Thursday, October 28, 2004

 

Marwan Bishara on US Policy

Yesterday I went to a lecture by Marwan Bishara on the US's Middle East agenda after the presidential elections. I must say that it was very good and that Marwan is a very engaging speaker with some great ideas. He said he is working on a book and I am very much looking forward to its release. One of the concepts that Marwan talked about was that part of the failure of the Bush Administration in the Middle East is the micromanaging of 1) the war on terror and 2) the efforts to democratize the region. Let's start with the idea of threats to the US. Terrorists start at a local level and, if they intend to attack the US, look to act on a global level. However, one cannot constitute a global threat from the local level. There is always a regional level that is crucial to the ability to move from the local level to the global level. Some examples of the regional activities of terrorists that allow them to move to the global level include: drug trafficking, arms trafficking, human trafficking (document forging, etc.), religious networks, and so on. And so the key is to involve the actors in the Middle East on a regional level (even though this would really mean sacrifice on the part of the US, to incorporate Syria, Iran, the Palestinians, etc.) such that everybody feels responsible and nobody feels threatened. Marwan suggested that the best way to do that is to have some kind of plan that encourages development and economic incentives for internal reforms, but also for opening up of borders for movement of trade, technology, culture, and labor. This would encourage pluralism, empower reformists and the great moderate majority that has been disenfranchised in the Middle East. This way you have some regional accountability. I mean it's a very sort of theoretical view and there are no easy solutions. But I do feel that the idea of looking at the current administration's take on the "war on terror" and encouraging democratic reforms in the Middle East as a micromanaging approach is an effective one. Instead of focusing on the local link in the local-regional-global chain, the next administration would be better served to focus on the regional link. I don't know if I am articulating this very well, but I thought it was interesting.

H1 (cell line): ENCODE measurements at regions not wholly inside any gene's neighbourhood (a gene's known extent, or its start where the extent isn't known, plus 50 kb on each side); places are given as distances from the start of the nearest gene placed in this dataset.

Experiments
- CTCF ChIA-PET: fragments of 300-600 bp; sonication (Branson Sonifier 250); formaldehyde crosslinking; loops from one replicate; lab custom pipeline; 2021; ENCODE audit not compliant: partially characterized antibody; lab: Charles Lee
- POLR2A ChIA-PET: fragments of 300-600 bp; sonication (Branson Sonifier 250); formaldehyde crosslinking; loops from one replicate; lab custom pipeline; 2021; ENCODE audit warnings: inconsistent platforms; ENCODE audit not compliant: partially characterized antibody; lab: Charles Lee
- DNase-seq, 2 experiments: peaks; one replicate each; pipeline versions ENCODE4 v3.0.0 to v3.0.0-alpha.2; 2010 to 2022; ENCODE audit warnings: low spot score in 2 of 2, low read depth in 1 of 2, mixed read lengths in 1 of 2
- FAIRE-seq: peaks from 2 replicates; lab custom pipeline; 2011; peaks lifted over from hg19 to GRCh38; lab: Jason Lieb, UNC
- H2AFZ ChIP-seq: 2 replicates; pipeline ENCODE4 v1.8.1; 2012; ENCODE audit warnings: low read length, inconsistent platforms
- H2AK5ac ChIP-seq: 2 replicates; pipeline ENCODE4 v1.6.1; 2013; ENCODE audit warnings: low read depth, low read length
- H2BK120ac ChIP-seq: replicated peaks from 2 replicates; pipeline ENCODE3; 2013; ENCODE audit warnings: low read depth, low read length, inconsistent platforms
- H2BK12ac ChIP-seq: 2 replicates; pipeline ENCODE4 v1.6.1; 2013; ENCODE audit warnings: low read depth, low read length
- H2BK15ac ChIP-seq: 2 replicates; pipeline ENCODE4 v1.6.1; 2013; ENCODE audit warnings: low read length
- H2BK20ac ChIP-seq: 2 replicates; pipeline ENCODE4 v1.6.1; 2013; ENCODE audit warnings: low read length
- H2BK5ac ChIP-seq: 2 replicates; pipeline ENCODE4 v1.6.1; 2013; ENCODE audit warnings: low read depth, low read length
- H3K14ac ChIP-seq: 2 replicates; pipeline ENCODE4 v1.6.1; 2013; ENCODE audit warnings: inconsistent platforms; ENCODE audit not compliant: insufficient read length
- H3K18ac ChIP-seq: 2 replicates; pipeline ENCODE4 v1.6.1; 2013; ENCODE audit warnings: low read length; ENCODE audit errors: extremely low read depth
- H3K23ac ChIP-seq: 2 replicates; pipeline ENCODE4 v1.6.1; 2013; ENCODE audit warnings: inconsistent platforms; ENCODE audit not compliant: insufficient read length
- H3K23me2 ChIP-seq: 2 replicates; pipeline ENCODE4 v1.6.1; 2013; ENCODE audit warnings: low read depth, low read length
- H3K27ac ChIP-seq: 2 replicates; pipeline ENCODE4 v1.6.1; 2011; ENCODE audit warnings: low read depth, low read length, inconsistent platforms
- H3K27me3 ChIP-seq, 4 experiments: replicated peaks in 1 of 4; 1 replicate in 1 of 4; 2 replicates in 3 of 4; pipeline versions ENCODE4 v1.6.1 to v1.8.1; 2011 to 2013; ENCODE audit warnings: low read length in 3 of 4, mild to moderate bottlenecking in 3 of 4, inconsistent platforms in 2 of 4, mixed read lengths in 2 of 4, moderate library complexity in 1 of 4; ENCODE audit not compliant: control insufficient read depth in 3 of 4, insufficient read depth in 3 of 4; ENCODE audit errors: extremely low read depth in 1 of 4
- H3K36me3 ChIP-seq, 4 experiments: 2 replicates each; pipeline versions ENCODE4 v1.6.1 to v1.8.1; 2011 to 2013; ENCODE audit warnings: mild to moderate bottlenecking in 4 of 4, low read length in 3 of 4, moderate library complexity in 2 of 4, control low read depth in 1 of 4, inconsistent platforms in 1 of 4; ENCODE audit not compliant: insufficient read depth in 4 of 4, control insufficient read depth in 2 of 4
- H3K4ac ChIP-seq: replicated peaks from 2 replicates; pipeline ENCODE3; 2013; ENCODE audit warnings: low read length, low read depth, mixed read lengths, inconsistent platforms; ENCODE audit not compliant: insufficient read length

Comments:
Relax and enjoy

Casino
viagra
tramadol
cialis
 
Tramadol, viagra

viagra
tramadol
cialis
 
Latest news. Viagra, cialis

viagra
cialis
tramadol
 
Best flower for you girlfriend
BEST FLOWER

soma or here phentermine
 
Post a Comment

<< Home

This page is powered by Blogger. Isn't yours?